As we contribute to the commonweal, we might recall that it was on this date in 1760 that Denis Diderot, Enlightenment paragon and co-founder, chief editor, and contributor to the Encyclopédie, wrote to his friend Sophie Volland of the very phenomenon that koavf has devoted so much of his life to avoiding…

    Diderot transcribed the words of Galiani, who seized the occasion to shine before his audience: “My friends, I recall a fable. Listen to it.” The story tells of a contest between two birds of different species, the cuckoo (supposed to be the representative of method) and the nightingale (the spokesman of genius). Which voice is more beautiful? The dispute is submitted to the ass for judgment. He is lazy and, without investigating the case or listening to the litigants, declares the cuckoo the winner. The story came from an Italian work, the burlesque epic Ricciardetto (1738), by Niccolò Fortiguerri (1674–1735), which Diderot also knew, having recently read it and found cause in it “to weep alternatively from pain and from pleasure.” The ass’s iniquitous judgment in favor of the cuckoo is a perfect example of resorting to antiphrasis: the good response, in a case of this sort, is obviously the contrary of the one given by a bad judge, that is, a judge who does not listen

    Diderot

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  • feedwordpress 08:01:17 on 2014/04/17 Permalink
    Tags: , , , information, overdue books, , ranking, ,   

    “Where is the knowledge we have lost in information?”*… 


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    The MIT Media Lab’s Pantheon Project aims to restore some of that knowledge…

    You were not born with the ability to fly, cure disease or communicate at long distances, but you were born in a society that endows you with these capacities. These capacities are the result of information that has been generated by humans and that humans have been able to embed in tangible and digital objects.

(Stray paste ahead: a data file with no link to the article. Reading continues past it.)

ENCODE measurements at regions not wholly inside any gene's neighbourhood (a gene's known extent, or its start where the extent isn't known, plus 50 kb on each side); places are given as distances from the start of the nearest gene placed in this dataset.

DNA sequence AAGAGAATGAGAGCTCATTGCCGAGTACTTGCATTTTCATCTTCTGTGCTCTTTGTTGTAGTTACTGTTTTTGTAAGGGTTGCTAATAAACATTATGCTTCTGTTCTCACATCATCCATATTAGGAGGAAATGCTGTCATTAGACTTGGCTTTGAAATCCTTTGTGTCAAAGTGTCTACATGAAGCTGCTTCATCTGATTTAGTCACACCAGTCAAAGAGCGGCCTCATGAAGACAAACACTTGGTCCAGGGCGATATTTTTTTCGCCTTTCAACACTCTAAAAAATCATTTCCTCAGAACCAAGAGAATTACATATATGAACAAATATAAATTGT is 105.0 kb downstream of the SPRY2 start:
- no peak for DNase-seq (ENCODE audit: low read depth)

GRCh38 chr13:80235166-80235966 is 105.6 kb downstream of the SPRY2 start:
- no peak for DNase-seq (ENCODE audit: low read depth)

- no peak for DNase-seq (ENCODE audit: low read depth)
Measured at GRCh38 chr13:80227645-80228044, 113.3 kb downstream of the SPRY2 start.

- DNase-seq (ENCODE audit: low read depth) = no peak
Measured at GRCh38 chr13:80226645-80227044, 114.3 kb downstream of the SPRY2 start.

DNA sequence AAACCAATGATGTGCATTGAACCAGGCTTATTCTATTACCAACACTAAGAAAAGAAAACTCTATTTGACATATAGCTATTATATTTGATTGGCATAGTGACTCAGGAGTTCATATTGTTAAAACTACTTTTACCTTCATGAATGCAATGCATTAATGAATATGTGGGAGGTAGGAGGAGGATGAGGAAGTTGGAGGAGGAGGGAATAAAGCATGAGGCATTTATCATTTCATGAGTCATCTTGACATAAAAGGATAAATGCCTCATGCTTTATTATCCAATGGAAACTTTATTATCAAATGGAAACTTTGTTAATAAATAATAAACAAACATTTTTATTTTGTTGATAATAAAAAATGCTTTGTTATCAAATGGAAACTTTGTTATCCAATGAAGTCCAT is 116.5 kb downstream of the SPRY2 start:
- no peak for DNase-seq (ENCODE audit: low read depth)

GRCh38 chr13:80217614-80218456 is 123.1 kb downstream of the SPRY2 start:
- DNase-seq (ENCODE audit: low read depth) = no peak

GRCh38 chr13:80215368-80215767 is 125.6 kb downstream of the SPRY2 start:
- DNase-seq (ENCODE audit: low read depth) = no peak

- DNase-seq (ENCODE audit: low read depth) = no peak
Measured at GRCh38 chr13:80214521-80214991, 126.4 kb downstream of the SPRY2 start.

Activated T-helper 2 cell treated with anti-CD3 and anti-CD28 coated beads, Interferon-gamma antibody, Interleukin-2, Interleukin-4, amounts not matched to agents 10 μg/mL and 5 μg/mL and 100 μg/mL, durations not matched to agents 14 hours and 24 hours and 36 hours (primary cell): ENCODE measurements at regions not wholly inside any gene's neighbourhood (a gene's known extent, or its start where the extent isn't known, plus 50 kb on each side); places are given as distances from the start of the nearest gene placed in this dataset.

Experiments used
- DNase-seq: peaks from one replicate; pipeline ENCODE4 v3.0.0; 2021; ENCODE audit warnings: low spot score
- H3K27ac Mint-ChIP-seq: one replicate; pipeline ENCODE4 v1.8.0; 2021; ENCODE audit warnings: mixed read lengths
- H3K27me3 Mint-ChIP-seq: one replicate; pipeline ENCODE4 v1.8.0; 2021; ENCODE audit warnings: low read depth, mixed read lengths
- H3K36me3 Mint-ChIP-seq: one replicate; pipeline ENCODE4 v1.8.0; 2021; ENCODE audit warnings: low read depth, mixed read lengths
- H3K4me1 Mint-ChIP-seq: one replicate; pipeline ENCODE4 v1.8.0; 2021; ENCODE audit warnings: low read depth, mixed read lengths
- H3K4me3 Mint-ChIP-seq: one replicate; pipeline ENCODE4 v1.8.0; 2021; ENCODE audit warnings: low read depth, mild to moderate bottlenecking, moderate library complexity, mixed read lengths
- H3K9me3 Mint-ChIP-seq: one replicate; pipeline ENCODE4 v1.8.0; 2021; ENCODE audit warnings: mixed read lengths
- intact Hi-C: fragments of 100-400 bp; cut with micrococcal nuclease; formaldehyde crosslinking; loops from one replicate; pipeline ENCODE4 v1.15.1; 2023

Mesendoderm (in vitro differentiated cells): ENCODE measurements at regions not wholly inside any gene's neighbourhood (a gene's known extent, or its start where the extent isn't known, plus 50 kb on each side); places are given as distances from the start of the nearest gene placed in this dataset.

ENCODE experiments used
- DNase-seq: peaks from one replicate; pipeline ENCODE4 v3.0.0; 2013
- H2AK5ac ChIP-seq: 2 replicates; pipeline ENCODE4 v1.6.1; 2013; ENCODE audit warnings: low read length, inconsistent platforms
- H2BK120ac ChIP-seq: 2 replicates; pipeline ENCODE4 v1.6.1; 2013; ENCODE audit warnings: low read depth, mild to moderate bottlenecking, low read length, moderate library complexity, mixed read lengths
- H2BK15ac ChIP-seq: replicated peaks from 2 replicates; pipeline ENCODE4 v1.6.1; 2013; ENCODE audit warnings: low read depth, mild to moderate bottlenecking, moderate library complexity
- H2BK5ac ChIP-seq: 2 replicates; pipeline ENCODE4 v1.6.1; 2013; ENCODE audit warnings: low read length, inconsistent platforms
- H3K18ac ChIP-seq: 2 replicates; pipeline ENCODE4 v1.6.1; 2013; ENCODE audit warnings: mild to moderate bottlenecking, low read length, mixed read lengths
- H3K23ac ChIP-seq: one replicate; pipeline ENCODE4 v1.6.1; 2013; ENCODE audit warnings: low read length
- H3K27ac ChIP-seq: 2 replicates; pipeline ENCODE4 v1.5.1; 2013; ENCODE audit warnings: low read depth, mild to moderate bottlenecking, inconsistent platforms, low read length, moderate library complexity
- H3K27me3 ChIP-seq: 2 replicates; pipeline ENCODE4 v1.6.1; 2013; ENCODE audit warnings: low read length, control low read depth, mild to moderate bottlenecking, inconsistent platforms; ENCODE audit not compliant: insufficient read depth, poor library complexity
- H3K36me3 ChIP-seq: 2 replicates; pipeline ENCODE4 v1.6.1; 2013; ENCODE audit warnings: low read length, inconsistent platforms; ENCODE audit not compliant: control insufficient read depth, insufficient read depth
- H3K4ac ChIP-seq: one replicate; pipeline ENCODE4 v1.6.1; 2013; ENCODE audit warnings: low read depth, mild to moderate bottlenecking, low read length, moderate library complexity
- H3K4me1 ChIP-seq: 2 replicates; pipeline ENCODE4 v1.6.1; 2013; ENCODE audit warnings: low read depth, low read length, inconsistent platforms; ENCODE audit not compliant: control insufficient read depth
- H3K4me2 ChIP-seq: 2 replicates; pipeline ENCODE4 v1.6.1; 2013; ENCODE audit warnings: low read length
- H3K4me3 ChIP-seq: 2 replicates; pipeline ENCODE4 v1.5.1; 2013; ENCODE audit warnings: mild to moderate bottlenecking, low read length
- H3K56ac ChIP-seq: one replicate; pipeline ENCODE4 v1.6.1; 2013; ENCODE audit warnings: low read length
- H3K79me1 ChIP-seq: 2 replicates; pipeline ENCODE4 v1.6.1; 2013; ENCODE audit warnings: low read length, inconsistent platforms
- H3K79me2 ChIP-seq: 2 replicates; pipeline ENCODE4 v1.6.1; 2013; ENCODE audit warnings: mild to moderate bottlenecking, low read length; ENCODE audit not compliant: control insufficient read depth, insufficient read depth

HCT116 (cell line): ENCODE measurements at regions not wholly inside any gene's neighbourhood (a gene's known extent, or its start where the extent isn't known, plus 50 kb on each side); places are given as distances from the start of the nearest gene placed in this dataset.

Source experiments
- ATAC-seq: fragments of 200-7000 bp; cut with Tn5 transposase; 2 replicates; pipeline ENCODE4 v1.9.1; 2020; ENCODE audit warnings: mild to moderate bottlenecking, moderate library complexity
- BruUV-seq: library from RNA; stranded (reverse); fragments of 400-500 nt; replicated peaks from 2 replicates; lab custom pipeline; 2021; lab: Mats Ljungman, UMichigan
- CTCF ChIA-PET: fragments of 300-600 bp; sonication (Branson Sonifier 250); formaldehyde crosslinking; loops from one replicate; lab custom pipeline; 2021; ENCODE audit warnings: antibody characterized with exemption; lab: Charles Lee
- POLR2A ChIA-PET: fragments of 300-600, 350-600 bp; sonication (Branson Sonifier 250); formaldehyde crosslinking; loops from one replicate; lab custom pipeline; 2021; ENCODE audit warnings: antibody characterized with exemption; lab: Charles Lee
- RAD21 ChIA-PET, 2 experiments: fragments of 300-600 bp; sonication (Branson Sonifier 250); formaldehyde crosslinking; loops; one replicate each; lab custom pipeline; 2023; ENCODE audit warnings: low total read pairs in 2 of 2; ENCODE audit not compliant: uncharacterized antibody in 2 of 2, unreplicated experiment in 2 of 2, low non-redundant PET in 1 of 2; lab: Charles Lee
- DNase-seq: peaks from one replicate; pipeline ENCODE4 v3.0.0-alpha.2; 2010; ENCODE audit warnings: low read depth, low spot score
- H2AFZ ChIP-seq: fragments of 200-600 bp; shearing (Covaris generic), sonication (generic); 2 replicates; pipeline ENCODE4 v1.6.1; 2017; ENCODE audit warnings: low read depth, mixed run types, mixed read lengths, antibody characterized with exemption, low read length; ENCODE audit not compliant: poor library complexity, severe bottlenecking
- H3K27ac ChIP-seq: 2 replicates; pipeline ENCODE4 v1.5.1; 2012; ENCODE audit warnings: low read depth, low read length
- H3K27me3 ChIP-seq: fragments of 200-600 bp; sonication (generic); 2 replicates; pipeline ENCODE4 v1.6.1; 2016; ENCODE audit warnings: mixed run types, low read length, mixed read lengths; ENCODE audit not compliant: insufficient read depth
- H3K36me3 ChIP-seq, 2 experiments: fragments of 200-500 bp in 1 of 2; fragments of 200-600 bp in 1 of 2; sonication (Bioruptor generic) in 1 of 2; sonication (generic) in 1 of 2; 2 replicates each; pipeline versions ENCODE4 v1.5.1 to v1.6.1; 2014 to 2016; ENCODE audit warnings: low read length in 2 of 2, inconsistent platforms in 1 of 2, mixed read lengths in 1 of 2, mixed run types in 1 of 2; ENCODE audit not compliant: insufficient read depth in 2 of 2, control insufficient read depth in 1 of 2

This information is all around you. It is the way in which the atoms in an airplane are arranged or the way in which your cell-phone whispers dance instructions to electromagnetic waves.

    Pantheon is a project celebrating the cultural information that endows our species with these fantastic capacities. To celebrate our global cultural heritage we are compiling, analyzing and visualizing datasets that can help us understand the process of global cultural development. Dive in, visualize, and enjoy…

    Readers can lose themselves in Pantheon, exploring the relative cultural output of different regions in specific domains, like innovation:

    … or the cultural output across all domains of a particular nation:

    … even the overall rankings of individual contributors to culture over time:

    There are, as Pantheon’s keepers freely acknowledge, biases built into the methodology; they continue to work to overcome them.  Still, it is a fascinating– and altogether absorbing– resource.  Check out the rankings engine here; the visualization engine here; and these videos, by way of background:

    * T.S.Eliot

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    As we consult the league tables, we might recall that it was on this date in 2010 that the overdue fines on two books checked out but never returned by George Washington from the New York Society Library (the city’s only lender of books at the time of Washington’s presidency) reached $300,000.

    The library’s ledgers show that Washington took out the books on October 5, 1789, some five months into his presidency at a time when New York was still the capital. They were an essay on international affairs called Law of Nations and the twelfth volume of a 14-volume collection of debates from the English House of Commons.

    “We’re not actively pursuing the overdue fines,” the head librarian Mark Bartlett said at the time. “But we would be very happy if we were able to get the books back.”

    The Library’s ledger: the bottom-most entries, ascribed to “President,” show show the withdrawal date, but no return. A search of the holdings confirms that the volumes are still missing.